But is it really possible to say no to an omnipotent God? A more skeptical and ironic rabbinic story suggests the difficulty. Now God is said to have lifted up the mountain, held it over the heads of the assembled Israelites, and told them: "If you accept the Torah, it is well; otherwise you will find your grave under this mountain." One of the rabbis, a good consent theorist, says of the telling of this story that it is "a great protest against the Torah." Indeed, it makes the Torah into nonbinding law, grounded on force alone, not on commitment. The book of Exodus has nothing to say about these theoretical issues. But it does insist upon the consent of the people and so provides a platform, as it were, for later speculation.

The story is told twice, suggesting that different traditions have been stitched together, but the crucial words appear in each telling: on this question of popular consent, the traditions do not differ. In Exodus 19, Moses delivers a very brief divine message, and then "all the people answered together, and said, All that the Lord hath spoken we will do." In Exodus 24, after a long recital of covenantal obligations, the response is repeated: "All that the Lord hath said will we do, and be obedient." The agreement is wholesale; all the people accept all the laws. There is no record of any debate among the Israelites: this is not a negotiated covenant. I will suggest in the next chapter that the substance of the laws must have been debated, if not on the spot, then over the years, for we have three different legal codes, all said to have been revealed by God at Sinai. They seem in fact to represent successive or competing understandings of what God meant to reveal or of what his revelation could have meant. We have to imagine priests, prophets, and scribes arguing among themselves; otherwise, since God does not change his mind or his laws, the written record makes no sense. And the editors who compiled the last version of the written record must somehow have recognized and accepted this legal pluralism (the term is anachronistic; I will qualify it later).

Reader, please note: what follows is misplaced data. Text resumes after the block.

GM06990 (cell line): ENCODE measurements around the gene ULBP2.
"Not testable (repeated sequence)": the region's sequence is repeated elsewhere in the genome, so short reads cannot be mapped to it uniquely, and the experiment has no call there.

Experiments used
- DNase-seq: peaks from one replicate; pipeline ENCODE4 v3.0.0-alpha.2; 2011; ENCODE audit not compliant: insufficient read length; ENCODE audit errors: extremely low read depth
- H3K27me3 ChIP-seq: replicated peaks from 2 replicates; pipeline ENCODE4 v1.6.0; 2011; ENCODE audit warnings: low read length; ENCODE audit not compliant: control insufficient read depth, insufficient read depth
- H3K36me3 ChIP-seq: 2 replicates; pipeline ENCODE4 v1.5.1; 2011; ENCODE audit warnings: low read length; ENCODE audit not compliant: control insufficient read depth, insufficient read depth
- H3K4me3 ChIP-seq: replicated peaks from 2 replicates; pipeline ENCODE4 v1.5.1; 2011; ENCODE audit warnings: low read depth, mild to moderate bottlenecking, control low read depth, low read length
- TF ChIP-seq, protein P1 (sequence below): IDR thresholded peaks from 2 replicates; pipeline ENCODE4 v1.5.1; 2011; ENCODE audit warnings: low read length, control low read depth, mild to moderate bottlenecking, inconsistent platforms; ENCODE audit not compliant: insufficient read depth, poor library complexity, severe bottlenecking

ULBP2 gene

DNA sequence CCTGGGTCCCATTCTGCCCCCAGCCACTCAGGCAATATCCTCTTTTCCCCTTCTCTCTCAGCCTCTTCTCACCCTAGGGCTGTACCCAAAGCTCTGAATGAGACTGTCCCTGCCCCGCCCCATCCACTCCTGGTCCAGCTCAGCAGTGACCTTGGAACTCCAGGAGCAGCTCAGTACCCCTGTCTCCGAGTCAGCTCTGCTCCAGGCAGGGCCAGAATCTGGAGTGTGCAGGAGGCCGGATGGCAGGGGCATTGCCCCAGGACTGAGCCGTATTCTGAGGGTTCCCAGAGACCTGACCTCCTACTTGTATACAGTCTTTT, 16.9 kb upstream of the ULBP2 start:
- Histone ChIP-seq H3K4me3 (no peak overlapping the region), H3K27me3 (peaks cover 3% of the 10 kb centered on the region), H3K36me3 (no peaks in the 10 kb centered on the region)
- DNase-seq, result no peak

The founding myth, though it insists upon consent, has no room for argument. The covenantal partners are not equals. Making an agreement with God is nothing like striking a bargain. What is it like? A number of scholars have argued for the close resemblance of the Sinai covenant to ancient Near Eastern suzerainty treaties between kings and their vassals. The resemblances are indeed so close as to make it fairly certain that the biblical writers knew and used the treaty model. God was Israel's king; Israel was God's vassal or servant nation. And the motives that made for covenantal agreement were perhaps similar to the motives that led to the acceptance of secular suzerainty: some combination of gratitude, prudence, and necessity. But there are also important differences between treaties and covenants; the model was not only used but transformed.

Treaties are international in scope, imposed by more powerful rulers upon less powerful rulers, stipulating only the foreign policy obligations of the two—sometimes only the obligations of the one, the less powerful ruler, who promises never to seek another suzerain. Israel makes a similar promise—namely, to worship no other gods. But its covenant is essentially domestic in character: the people commit themselves to live in a certain way. There is, as I have already said, no special agreement with the leader of the people; nor is the agreement limited to what leaders do. Its stipulations, greatly detailed, reach to the daily life of each individual. In a sense, as one of the rabbinic commentators argues, there isn't a single covenant but 600,000 between God and the Israelites at Sinai. Each act of consent is also an act of adherence, an agreement to be part of the covenantal community. And that is why the biblical covenant, modeled on the ancient treaty, serves in turn as a model for the modern (sixteenth- and seventeenth-century) social contract.